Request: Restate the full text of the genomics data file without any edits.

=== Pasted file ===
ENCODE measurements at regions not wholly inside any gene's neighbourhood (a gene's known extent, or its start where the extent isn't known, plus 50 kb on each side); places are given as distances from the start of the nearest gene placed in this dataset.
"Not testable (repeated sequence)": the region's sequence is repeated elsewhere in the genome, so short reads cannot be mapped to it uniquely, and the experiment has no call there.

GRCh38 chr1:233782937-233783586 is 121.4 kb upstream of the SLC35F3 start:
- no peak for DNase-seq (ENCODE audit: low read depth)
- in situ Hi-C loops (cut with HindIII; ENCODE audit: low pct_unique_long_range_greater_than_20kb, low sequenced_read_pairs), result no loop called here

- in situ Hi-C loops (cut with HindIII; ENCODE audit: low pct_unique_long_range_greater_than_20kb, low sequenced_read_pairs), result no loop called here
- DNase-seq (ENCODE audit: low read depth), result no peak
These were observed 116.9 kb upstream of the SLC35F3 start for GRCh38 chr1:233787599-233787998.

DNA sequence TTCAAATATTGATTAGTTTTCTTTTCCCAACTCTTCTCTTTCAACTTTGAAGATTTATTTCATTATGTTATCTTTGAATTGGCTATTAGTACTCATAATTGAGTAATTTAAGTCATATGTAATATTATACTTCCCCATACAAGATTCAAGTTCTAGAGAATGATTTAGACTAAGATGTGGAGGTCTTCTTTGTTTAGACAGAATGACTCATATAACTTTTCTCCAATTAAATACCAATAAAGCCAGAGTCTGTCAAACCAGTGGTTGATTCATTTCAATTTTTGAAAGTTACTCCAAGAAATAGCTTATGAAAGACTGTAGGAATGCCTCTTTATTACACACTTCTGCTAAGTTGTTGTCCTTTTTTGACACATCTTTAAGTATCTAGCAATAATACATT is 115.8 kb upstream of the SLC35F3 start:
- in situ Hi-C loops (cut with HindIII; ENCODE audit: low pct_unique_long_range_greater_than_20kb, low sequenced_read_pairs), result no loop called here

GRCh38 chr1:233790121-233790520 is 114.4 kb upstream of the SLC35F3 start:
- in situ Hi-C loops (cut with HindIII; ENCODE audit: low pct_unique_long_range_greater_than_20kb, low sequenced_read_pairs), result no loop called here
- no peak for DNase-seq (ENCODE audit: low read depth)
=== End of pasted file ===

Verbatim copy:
ENCODE measurements at regions not wholly inside any gene's neighbourhood (a gene's known extent, or its start where the extent isn't known, plus 50 kb on each side); places are given as distances from the start of the nearest gene placed in this dataset.
"Not testable (repeated sequence)": the region's sequence is repeated elsewhere in the genome, so short reads cannot be mapped to it uniquely, and the experiment has no call there.

GRCh38 chr1:233782937-233783586 is 121.4 kb upstream of the SLC35F3 start:
- no peak for DNase-seq (ENCODE audit: low read depth)
- in situ Hi-C loops (cut with HindIII; ENCODE audit: low pct_unique_long_range_greater_than_20kb, low sequenced_read_pairs), result no loop called here

- in situ Hi-C loops (cut with HindIII; ENCODE audit: low pct_unique_long_range_greater_than_20kb, low sequenced_read_pairs), result no loop called here
- DNase-seq (ENCODE audit: low read depth), result no peak
These were observed 116.9 kb upstream of the SLC35F3 start for GRCh38 chr1:233787599-233787998.

DNA sequence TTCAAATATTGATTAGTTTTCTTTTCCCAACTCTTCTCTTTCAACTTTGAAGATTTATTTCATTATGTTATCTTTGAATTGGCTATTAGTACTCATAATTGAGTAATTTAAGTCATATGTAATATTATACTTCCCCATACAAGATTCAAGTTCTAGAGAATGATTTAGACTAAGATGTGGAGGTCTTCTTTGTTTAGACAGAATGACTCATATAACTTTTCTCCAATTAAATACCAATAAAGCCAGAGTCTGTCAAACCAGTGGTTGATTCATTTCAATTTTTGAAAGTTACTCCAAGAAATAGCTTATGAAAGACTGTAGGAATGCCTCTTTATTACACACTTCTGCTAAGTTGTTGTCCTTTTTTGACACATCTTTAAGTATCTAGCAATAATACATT is 115.8 kb upstream of the SLC35F3 start:
- in situ Hi-C loops (cut with HindIII; ENCODE audit: low pct_unique_long_range_greater_than_20kb, low sequenced_read_pairs), result no loop called here

GRCh38 chr1:233790121-233790520 is 114.4 kb upstream of the SLC35F3 start:
- in situ Hi-C loops (cut with HindIII; ENCODE audit: low pct_unique_long_range_greater_than_20kb, low sequenced_read_pairs), result no loop called here
- no peak for DNase-seq (ENCODE audit: low read depth)